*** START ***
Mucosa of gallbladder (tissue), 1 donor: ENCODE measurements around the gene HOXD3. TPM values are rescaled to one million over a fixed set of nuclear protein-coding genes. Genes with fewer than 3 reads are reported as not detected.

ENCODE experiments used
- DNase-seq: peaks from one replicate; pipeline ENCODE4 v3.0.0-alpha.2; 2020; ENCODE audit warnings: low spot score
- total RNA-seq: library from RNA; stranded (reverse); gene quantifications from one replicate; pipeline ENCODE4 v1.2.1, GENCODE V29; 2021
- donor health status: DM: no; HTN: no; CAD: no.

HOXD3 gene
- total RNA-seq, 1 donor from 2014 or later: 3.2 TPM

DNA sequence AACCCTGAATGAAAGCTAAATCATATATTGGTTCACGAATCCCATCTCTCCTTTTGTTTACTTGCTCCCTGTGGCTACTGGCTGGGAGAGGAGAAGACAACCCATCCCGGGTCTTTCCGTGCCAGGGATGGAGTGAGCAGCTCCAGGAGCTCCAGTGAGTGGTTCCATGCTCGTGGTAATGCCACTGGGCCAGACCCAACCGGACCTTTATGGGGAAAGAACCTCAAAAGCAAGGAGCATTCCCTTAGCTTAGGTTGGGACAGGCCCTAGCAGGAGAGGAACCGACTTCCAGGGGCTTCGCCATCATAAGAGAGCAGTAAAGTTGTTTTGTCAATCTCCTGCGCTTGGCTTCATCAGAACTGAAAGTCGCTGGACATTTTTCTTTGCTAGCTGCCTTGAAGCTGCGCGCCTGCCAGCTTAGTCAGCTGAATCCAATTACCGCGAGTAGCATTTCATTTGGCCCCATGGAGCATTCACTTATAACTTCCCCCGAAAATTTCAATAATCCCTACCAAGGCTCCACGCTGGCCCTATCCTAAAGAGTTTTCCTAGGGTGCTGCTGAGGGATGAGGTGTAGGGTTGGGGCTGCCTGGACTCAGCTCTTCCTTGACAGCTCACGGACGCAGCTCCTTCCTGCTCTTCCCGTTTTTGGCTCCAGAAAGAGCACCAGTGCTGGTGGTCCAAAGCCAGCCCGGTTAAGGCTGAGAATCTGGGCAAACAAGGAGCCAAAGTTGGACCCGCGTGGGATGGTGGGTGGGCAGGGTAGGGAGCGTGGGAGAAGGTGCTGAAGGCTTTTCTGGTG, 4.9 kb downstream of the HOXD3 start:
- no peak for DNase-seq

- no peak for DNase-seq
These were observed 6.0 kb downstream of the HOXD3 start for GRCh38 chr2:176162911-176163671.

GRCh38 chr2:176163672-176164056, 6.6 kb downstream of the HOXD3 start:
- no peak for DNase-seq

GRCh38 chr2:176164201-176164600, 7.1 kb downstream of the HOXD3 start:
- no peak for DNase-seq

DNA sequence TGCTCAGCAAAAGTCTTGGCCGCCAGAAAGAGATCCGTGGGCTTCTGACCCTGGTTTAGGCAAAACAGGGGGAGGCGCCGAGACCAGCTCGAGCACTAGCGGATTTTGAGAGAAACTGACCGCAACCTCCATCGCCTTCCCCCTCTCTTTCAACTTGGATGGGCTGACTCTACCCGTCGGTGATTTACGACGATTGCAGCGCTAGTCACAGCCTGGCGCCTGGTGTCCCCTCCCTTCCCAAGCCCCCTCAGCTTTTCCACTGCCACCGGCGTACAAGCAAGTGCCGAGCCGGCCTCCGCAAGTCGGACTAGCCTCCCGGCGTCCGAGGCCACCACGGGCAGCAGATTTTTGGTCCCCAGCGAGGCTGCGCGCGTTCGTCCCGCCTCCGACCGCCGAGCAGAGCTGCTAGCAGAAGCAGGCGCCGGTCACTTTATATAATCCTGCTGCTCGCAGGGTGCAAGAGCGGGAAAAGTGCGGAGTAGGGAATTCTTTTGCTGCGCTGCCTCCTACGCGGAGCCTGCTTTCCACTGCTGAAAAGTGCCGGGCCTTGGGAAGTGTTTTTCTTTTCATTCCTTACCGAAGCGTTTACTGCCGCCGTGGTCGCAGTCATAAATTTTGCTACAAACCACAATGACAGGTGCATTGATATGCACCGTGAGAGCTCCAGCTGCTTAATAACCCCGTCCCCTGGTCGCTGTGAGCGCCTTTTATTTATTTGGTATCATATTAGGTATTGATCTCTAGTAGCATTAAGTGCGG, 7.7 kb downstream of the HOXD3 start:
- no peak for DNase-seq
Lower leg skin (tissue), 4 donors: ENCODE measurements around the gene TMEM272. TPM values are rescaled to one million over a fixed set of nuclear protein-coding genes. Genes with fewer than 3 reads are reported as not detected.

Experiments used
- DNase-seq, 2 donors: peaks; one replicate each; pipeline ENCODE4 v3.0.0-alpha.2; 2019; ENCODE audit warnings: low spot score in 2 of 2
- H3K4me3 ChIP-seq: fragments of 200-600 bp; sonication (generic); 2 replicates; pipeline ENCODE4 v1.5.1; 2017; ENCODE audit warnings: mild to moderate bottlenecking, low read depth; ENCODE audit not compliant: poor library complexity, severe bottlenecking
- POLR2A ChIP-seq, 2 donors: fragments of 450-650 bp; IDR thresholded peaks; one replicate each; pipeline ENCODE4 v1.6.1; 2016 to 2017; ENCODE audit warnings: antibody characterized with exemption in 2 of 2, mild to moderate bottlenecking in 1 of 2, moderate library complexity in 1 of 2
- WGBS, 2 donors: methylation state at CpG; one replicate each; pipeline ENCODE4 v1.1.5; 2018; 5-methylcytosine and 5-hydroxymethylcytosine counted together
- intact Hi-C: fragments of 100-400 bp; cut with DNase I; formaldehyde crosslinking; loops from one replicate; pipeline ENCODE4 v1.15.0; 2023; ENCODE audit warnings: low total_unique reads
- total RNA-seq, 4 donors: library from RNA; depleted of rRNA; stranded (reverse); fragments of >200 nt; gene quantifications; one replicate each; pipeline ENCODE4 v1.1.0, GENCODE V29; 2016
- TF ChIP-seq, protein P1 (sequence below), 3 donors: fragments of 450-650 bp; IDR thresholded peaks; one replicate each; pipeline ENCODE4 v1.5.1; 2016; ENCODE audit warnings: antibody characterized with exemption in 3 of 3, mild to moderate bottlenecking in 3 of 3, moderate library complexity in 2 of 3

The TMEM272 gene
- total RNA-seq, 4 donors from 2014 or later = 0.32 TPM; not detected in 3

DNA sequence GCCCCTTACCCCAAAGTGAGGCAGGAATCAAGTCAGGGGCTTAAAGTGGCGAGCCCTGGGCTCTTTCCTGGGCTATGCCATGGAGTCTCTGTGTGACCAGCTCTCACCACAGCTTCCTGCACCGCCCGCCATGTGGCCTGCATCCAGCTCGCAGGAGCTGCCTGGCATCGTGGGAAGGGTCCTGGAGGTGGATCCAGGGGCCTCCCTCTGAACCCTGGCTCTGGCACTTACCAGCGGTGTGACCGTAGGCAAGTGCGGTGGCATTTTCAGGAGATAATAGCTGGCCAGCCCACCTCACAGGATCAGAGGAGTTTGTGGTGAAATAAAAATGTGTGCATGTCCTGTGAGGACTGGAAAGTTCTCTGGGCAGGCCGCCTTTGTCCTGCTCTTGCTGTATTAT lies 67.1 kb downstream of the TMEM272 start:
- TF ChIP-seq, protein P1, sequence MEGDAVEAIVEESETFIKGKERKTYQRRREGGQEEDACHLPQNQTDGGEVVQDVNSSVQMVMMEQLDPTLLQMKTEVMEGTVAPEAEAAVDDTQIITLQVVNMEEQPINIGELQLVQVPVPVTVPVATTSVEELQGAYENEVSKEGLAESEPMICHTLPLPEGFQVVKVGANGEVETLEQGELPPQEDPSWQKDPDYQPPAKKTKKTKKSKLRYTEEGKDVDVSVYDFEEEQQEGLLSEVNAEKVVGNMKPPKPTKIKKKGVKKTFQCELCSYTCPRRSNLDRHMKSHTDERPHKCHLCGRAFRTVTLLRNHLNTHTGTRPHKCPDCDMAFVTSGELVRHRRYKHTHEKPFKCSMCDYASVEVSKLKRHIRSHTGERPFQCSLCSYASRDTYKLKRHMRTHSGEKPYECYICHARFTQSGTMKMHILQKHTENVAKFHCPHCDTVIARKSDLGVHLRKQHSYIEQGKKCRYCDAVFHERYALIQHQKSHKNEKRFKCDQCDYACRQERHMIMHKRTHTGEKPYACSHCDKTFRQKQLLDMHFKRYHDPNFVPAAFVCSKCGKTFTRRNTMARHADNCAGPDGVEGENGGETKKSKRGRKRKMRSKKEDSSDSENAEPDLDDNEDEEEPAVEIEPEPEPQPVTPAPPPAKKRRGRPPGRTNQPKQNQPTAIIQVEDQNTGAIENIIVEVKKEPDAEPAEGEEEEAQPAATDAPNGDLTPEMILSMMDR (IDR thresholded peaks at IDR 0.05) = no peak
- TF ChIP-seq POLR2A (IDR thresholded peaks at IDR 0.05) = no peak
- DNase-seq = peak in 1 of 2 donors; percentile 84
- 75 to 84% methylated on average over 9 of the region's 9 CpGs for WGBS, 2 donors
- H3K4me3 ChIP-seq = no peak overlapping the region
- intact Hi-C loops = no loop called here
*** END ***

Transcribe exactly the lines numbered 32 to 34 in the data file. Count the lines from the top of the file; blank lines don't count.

- DNase-seq = peak in 1 of 2 donors; percentile 84
- 75 to 84% methylated on average over 9 of the region's 9 CpGs for WGBS, 2 donors
- H3K4me3 ChIP-seq = no peak overlapping the region